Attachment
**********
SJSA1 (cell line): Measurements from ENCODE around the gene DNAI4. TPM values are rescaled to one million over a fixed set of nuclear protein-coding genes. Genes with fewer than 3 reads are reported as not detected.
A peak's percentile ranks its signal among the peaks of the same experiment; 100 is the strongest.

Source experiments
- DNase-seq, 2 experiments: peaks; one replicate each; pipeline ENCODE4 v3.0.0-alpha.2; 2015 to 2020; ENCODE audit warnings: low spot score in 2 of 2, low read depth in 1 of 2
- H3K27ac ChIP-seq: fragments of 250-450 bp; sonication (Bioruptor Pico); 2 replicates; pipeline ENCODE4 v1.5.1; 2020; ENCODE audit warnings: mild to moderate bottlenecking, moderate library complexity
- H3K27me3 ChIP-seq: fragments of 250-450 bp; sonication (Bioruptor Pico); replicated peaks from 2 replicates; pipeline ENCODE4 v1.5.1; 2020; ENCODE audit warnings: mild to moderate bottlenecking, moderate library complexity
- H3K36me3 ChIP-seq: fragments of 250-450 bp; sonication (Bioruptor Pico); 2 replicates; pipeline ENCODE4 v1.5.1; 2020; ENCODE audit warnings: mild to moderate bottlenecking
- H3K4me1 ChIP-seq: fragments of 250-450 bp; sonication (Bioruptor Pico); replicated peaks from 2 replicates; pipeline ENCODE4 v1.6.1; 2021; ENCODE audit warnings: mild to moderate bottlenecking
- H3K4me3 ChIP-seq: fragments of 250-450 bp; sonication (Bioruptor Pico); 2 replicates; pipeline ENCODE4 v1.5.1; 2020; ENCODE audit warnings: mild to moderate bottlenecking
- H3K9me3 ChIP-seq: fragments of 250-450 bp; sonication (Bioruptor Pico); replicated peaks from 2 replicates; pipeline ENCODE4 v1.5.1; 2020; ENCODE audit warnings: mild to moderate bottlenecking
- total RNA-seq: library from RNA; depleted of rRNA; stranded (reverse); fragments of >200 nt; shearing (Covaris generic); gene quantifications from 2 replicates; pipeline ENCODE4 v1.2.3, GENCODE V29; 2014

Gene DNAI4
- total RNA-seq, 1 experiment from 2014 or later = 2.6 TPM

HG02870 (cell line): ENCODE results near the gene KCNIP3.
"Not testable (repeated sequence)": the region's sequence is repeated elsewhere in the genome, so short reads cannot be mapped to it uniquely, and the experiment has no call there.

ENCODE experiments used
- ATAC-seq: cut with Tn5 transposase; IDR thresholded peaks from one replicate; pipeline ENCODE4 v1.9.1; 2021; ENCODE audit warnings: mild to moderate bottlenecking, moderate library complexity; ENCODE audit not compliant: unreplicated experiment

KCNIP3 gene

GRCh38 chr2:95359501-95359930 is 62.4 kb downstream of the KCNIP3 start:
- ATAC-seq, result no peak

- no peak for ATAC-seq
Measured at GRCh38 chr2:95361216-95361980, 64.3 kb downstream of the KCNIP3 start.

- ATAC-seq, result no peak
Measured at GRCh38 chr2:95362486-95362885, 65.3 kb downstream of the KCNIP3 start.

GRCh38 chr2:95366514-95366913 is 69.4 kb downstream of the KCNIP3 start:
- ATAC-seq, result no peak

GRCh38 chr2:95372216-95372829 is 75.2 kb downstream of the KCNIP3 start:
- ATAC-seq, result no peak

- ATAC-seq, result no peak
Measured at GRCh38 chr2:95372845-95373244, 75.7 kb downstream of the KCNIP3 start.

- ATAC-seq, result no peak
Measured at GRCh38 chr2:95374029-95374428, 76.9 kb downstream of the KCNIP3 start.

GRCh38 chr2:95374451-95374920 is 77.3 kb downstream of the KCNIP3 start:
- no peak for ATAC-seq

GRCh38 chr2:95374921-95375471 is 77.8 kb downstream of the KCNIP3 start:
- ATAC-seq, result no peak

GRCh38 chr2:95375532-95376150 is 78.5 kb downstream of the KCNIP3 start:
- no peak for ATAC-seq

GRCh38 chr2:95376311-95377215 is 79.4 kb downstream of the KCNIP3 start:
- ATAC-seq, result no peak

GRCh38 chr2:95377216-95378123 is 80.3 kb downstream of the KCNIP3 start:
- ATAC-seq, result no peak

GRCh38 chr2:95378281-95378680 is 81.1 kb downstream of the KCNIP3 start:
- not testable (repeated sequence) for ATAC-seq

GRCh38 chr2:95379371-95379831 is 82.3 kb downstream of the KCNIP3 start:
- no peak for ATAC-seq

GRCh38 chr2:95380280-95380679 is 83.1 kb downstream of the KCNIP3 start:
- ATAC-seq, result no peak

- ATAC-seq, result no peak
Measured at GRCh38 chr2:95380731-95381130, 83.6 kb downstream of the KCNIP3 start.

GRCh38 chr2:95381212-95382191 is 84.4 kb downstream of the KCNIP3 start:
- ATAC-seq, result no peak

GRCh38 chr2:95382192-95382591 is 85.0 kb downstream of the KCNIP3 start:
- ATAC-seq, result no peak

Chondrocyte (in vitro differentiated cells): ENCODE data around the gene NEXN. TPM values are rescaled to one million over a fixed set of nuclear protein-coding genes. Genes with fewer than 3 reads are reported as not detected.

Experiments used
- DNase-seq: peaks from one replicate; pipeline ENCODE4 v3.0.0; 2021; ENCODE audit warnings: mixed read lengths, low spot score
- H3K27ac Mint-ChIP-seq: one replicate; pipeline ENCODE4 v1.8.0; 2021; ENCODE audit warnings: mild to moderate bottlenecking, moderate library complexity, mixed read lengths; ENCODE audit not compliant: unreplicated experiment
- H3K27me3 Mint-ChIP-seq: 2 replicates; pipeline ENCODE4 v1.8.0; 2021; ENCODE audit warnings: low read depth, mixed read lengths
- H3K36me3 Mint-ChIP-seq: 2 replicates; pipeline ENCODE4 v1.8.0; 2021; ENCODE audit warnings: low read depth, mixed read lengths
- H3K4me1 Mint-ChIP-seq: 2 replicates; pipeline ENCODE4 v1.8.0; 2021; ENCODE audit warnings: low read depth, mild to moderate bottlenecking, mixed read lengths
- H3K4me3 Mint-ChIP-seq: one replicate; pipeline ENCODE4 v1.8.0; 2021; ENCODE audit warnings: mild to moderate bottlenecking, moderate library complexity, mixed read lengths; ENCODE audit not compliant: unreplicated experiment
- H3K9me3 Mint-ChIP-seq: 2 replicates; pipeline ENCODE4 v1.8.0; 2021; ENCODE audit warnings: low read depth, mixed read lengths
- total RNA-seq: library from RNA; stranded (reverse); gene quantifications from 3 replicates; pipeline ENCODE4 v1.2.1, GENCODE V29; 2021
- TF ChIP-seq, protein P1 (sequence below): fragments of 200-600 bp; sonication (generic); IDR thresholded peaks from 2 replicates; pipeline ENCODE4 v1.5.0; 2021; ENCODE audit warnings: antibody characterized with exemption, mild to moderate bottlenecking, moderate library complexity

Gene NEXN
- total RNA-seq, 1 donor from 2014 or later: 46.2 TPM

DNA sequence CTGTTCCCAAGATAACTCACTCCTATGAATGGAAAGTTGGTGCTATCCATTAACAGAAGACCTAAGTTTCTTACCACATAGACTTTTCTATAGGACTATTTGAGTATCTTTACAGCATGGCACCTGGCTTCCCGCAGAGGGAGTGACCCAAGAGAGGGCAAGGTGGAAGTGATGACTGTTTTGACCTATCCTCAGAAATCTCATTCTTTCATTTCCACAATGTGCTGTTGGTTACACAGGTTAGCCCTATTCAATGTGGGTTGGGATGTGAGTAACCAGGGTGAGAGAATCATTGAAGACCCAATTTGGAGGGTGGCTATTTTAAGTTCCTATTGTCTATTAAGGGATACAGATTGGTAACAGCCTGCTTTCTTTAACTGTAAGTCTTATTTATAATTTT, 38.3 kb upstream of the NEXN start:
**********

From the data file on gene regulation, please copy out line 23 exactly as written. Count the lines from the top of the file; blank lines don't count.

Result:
- ATAC-seq, result no peak